Coronavirus: Prep Instead of Panic
Updated Mar. 23, 2020. (new content in italics)
Coronavirus is in the news with broad localized impact. The Centers for Disease Control is urging everyone to prepare for a major public outbreak of COVID-19 will strike the United States. Here is a high level update:
- Extensive “Community Outbreaks” have been identified by the Centers for Disease Control (CDC), with confirmed cases rising at a sharp rate in several areas of the country.
- Several states, counties, and local governments are issuing lock-down or “shelter-in-place” orders, severely restricting business and personal activities.
- Many states and local governments restricting meetings and services.
- School are closing for extended periods of time. Government facilities are closing to the public
- Employers are restricting travel and meetings
- Employers are telling employees to work from home
- Restaurants and bars are restricted to carry-out and delivery only
- Mandatory quarantines are in place in some areas
What does this mean for us and our businesses?
Experts currently agree that potential for wide-spread outbreaks exists and there is an urgent and critical need to minimize the spread of the virus. That said, we should expect, and be prepared, to address localized issues. These can include:
- Employees being quarantined at home, or while traveling, due to possible exposure or systems.
- Closing offices to facilitate social distancing
- School closings, requiring employees to remain home with children.
- Localized building shutdowns, including government offices, courts, etc.
- Impact on, or hesitancy to use, public transportation; reduced public transportation schedules
- Cancellation of conferences, meetings, and events.
- Hesitancy to travel, or restrictions on travel destinations.
Each of these feels manageable if the inconvenience is only for a limited time. But with quarantines running 14 days (or more) and concerns that the virus might live on surfaces for as long as nine days, these disruptions may create serious challenges.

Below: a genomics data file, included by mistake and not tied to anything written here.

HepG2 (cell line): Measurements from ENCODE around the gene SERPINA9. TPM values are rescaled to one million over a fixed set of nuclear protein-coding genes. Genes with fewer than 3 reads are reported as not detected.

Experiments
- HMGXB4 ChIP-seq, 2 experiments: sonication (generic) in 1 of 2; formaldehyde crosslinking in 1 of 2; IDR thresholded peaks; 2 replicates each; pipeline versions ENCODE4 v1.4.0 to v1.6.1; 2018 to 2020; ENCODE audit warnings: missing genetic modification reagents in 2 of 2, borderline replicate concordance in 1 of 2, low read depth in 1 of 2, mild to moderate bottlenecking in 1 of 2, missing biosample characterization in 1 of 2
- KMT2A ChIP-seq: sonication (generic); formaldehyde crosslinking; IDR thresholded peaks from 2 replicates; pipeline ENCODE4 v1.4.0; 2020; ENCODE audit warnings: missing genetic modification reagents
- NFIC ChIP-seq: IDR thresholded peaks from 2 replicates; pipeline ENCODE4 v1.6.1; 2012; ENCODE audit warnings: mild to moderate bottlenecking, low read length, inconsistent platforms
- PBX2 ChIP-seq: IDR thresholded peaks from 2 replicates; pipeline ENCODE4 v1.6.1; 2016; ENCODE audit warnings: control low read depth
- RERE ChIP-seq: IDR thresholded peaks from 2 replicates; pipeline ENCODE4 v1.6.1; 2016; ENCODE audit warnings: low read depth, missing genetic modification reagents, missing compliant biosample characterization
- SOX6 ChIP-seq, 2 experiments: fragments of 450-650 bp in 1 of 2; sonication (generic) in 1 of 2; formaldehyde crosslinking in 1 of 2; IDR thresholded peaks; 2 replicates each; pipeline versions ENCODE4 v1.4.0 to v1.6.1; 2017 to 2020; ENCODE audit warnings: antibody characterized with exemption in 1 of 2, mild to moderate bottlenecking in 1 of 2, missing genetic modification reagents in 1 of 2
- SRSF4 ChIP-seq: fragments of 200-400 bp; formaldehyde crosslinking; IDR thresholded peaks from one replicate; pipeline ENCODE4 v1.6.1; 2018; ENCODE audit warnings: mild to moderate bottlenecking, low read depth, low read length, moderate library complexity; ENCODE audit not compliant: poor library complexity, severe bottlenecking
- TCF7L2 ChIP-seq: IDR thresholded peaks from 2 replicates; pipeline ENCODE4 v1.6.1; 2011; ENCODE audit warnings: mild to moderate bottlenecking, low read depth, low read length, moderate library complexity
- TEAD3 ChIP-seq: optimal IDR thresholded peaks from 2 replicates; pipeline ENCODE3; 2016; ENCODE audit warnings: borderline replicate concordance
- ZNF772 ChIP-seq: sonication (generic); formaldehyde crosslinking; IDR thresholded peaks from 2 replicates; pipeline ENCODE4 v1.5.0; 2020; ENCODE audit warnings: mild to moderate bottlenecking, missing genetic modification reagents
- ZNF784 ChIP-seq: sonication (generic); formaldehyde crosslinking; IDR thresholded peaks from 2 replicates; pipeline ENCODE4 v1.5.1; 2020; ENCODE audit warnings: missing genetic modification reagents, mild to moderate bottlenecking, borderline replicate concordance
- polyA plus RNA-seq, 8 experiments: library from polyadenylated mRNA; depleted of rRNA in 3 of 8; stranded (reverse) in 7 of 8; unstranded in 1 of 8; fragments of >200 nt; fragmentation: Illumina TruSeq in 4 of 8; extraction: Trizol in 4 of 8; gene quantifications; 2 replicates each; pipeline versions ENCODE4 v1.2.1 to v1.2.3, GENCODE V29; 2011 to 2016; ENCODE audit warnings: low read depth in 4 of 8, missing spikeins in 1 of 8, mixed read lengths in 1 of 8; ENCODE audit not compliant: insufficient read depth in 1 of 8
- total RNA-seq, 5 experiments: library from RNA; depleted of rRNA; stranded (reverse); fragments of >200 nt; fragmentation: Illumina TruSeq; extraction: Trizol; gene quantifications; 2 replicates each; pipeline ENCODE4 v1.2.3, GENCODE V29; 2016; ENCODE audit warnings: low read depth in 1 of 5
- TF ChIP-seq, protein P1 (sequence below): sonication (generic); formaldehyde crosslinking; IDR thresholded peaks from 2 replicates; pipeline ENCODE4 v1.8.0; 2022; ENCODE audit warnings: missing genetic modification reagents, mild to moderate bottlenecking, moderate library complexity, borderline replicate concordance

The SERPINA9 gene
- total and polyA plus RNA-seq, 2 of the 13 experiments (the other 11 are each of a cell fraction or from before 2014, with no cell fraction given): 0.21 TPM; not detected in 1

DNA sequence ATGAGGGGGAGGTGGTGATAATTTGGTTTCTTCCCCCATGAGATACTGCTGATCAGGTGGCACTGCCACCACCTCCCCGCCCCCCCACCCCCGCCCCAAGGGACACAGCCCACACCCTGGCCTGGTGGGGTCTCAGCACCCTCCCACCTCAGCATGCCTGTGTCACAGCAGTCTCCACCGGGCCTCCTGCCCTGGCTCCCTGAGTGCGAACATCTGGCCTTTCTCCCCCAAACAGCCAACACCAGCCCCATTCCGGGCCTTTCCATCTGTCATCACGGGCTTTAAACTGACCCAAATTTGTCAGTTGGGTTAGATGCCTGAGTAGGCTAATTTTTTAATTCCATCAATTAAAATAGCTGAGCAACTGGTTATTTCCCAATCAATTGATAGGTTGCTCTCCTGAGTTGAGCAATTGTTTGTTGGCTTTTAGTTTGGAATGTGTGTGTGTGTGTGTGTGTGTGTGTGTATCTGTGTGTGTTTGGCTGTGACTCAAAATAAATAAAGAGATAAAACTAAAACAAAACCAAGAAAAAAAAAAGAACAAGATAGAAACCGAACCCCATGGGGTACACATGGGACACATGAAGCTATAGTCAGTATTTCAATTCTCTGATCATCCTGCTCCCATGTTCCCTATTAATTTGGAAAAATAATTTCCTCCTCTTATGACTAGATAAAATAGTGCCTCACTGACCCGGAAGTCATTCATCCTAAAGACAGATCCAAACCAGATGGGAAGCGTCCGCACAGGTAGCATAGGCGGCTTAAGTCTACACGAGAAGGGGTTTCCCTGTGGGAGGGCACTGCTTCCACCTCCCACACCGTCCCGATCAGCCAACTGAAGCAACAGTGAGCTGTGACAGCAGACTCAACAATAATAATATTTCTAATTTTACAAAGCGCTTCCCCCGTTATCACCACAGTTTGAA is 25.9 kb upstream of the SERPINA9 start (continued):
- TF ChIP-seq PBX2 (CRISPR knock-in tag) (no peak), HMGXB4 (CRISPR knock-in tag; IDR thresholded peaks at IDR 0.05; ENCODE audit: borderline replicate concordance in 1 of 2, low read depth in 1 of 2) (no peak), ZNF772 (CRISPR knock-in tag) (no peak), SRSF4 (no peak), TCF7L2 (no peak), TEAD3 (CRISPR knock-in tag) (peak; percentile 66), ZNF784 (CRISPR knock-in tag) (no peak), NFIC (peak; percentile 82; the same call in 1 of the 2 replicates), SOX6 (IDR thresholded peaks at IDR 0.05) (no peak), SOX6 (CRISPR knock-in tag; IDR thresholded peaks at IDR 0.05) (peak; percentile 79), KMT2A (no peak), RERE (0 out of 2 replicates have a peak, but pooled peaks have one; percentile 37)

Question to Ask and Consider
- Have we communicated a policy to employees that “Safe is better than Sorry”
- Do employees know to stay home and avoid meetings if they are not feeling well?
- Should your business alter or halt normal operations?
- Should you close your facilities to some or all employees?
- Can your employees easily and efficiently work remotely?
- Does this include employees who normally work at the office?
- What materials, documents, or services might they need?
- Will functions, such as customer service, function properly with remote users?
- For employees that don’t normally work at home:
- Do they have sufficient Internet bandwidth?
- Do they have the software needed to use your VoIP phone service?
- Do they have an appropriate device (personal or company-provided)?
- If using personal devices, do they have the necessary software and versions?
- Can you extend business phone service to workers at home? If so, are you comfortable
getting this setup?
- Do you have the ability to replace travel and on-site meetings with video conferencing?
- Are enough of your conference rooms equipped for conferencing?
- Is your team comfortable using the equipment and services?
- For employees who do not normally work remotely or use audio/video conferencing:
- Do they have access to audio/video conferencing services from their devices?
- Do they understand how to use the services from their computers or phones?
- Are they comfortable with using these services?
- What functions can be scaled back or delayed with minimal impact to operations, cash flow, customer service, etc.?
- Which functions are critical to your business continuity?
- Will supply chain issues disrupt your business?
- How might the evolving economic fallout impact your business?
Steps to Take
As you consider and answer the above questions, and others, you can better understand how to prepare. For some, enabling more remote work may be as simple as a temporary cloud file service or migrating files from on-premise file servers to cloud file services. Other businesses might consider ensuring team members have suitable computers at home or company laptops available if needed. Now might be the time to add Teams Meeting or Hangout Meet hardware and services to your conference rooms and huddle areas. And some businesses may want to expand remote access to business systems or relocate applications to cloud servers.
The good news is that you are not alone. As you monitor events, assess your risks, and plan, we are here to help.
- Join our Open Office Hours on Wednesday March 18, 2020 at 2:00 pm ET.
- Contact us and take advantage of our expertise and, if appropriate, our services.
We are in this together.
Allen Falcon, CEO and Pragmatic Evangelist